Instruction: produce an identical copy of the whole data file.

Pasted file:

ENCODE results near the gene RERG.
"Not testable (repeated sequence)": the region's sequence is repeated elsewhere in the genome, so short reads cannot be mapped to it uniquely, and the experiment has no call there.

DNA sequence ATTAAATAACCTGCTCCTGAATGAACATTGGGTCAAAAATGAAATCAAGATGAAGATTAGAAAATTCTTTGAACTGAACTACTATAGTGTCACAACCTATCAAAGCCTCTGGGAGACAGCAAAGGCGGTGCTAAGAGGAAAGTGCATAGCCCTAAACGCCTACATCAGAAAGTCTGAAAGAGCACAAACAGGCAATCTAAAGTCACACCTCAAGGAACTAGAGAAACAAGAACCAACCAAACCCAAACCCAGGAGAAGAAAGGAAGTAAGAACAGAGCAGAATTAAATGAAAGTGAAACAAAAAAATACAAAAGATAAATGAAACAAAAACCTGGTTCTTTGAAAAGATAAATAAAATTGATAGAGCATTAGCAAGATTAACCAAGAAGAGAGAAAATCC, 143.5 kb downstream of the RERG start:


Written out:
ENCODE results near the gene RERG.
"Not testable (repeated sequence)": the region's sequence is repeated elsewhere in the genome, so short reads cannot be mapped to it uniquely, and the experiment has no call there.

DNA sequence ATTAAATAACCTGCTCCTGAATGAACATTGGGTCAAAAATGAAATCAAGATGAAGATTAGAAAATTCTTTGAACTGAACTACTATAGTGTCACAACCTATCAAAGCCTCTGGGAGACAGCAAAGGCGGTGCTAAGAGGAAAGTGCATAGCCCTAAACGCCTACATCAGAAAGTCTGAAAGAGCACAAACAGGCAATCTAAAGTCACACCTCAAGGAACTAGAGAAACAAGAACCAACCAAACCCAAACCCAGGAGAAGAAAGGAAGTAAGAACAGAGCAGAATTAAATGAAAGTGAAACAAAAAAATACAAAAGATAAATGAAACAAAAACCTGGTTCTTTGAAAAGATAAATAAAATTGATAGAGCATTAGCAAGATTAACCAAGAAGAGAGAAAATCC, 143.5 kb downstream of the RERG start: